‘The Circle’ Boss on Connecting ‘People Who Otherwise Might Not Have Come Into Contact With Each Other’ — and Catfishing
Reality shows such as MTV’s “The Real World” and CBS’ “Big Brother” have boasted about being social experiments where strangers are shoved into the same house and forced to live with each other 24/7. They are known for delivering a lot of literal in-your-face drama, as the close quarters and high-intensity of differing opinions, let alone additional game elements (at least in the latter) press on people’s stress points. But “The Circle” does the opposite: It takes strangers and isolates them in their own individual spaces, allowing them only to communicate through a special social media app for the show. They can get real with each other through words and emojis and uploaded images — or they can choose to play as a totally different persona.
“What I really love about the format is the comedy it can give you — and the comedy comes from people saying one thing publicly and another privately. I’m a really big fan of stuff that is comedic first and dramatic second,” executive producer Tim Harcourt tells Variety.
“The Circle” began as a U.K. series from Studio Lambert and Motion Content Group but was picked up by Netflix for three new formats: American, Brazilian and French. The American one is the first out of the gate, and in putting it together, Harcourt didn’t want to assume the audience had seen the original. Therefore, he felt it was “good to keep it relatively simple” when it came to the games-within-the-game and the pacing of contestants developing friendships before eventually booting them out — only to meet new contestants in their place.
“It was a high concept, and we didn’t want to confuse people. But there are lots of twists and turns we can now do going forward.”
The series first started in the U.K., premiering its inaugural season in Sept. 2018. It featured a total of 15 contestants over the course of the 18 episodes. These contestants lived in individual flats (it was a British show first, after all) and only communicated via a specially-designed social media app that allowed them to upload select images and videos at specific times, as well as message each other privately or in group chat settings. Since these contestants couldn’t see each other, they could choose to enter the app as themselves, or catfish the group.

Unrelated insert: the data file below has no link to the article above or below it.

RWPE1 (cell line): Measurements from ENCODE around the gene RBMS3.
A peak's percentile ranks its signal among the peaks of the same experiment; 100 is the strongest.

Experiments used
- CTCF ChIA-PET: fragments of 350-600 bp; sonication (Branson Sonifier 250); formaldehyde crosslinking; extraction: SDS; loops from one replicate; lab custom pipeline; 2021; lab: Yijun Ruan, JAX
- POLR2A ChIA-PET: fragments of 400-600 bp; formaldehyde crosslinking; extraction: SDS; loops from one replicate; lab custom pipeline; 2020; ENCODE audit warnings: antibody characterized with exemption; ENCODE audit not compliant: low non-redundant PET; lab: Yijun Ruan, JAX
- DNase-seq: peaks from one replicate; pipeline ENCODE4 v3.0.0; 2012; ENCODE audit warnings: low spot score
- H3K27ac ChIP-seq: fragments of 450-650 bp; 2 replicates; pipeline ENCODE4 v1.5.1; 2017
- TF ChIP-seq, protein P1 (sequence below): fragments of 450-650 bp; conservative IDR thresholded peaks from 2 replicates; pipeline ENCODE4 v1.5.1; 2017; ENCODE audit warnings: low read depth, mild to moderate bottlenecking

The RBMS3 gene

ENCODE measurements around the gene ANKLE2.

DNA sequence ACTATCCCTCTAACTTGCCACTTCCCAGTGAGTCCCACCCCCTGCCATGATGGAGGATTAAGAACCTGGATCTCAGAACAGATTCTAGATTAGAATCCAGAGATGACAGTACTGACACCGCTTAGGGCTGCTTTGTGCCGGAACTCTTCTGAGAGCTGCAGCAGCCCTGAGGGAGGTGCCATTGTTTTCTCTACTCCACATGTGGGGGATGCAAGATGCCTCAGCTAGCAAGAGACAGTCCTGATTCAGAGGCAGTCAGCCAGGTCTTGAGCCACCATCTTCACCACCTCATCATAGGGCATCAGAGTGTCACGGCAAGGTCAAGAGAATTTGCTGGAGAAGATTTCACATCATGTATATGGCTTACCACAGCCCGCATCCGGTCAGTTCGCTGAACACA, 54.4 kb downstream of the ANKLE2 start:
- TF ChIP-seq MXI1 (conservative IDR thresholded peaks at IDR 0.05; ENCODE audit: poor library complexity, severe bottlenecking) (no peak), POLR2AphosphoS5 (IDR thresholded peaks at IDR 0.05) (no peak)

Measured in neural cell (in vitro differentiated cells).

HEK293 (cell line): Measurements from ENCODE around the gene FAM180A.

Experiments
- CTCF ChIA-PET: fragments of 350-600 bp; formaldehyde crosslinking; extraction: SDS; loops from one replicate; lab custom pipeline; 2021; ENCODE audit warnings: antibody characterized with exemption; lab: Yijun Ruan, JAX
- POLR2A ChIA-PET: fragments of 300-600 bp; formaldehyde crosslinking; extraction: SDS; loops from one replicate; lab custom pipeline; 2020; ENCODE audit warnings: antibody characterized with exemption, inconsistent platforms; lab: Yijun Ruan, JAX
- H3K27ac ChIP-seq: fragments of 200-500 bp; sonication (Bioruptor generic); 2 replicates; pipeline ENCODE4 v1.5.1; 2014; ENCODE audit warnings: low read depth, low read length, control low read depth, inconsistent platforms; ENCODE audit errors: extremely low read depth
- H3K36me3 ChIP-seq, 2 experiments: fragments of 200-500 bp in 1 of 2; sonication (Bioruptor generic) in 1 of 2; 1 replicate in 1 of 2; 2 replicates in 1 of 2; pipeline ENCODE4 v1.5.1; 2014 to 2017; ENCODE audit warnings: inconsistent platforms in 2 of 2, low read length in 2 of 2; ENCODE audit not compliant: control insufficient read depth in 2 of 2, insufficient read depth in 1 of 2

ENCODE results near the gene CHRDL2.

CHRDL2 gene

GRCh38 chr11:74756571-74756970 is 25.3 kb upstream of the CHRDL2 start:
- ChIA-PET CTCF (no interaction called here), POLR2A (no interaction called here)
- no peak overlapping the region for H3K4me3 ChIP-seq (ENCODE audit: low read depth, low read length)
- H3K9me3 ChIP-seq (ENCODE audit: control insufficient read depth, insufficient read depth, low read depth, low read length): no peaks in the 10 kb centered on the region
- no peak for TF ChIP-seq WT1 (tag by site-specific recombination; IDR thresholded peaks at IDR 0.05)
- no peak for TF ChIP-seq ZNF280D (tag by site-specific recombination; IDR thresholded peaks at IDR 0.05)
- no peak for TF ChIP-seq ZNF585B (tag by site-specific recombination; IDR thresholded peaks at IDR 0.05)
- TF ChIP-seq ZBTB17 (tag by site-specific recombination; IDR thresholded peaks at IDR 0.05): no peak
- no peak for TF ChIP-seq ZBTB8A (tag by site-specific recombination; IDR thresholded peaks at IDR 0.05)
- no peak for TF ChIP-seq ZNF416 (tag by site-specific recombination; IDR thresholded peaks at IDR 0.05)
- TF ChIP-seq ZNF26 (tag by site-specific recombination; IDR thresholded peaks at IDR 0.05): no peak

The contestants are tasked with rating each other at various points, with the top rated ones becoming influencers and the others being put at risk of being blocked by the influencers. Once someone is blocked, they could choose one other contestant to visit face-to-face before leaving the show.
“The gameplay naturally forces them to remove each other from the game, so the format has enough in it to feature drama. In ‘Big Brother’ or ‘Survivor,’ there are also game elements that can [kick someone out] but this is just them, in their bubble, having to turn on each other,” Harcourt notes.
Netflix ordered the American adaptation of the show “off the back of the first season in the U.K.,” Harcourt recalls. But the U.K. version was also renewed, and the second season there launched in Sept. 2019 and ran 22 episodes over almost a month, concluding in Oct. 2019.
“The U.K. version runs in real time: We’re making it and turning it around in a 24-hour period. The audience is able to interact with elements of the game that don’t burst the bubble of the game, but adds extra factors in,” Harcourt says.
However, the American first season is 12 episodes, available in bingeable chunks over three weeks on Netflix, with the first batch of episodes dropping New Year’s Day and the subsequent ones coming Jan. 8 and Jan. 15.